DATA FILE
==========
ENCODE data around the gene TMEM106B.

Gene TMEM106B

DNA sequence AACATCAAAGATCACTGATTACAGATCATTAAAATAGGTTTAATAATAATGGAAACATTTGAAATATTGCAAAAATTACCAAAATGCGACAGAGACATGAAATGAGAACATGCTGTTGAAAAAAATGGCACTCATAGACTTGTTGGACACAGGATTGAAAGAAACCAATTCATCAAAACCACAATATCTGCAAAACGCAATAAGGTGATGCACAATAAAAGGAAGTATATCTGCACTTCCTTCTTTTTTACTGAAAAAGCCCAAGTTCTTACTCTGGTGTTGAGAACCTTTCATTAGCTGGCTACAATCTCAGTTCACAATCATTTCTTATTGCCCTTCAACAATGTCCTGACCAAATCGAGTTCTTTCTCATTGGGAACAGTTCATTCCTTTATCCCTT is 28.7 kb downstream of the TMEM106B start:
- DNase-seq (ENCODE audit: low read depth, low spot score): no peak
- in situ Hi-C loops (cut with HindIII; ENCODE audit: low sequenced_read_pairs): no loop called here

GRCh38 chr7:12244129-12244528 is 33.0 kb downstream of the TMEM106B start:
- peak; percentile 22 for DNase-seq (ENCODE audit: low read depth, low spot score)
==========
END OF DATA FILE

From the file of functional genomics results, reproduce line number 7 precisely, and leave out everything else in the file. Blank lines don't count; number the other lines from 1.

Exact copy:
- peak; percentile 22 for DNase-seq (ENCODE audit: low read depth, low spot score)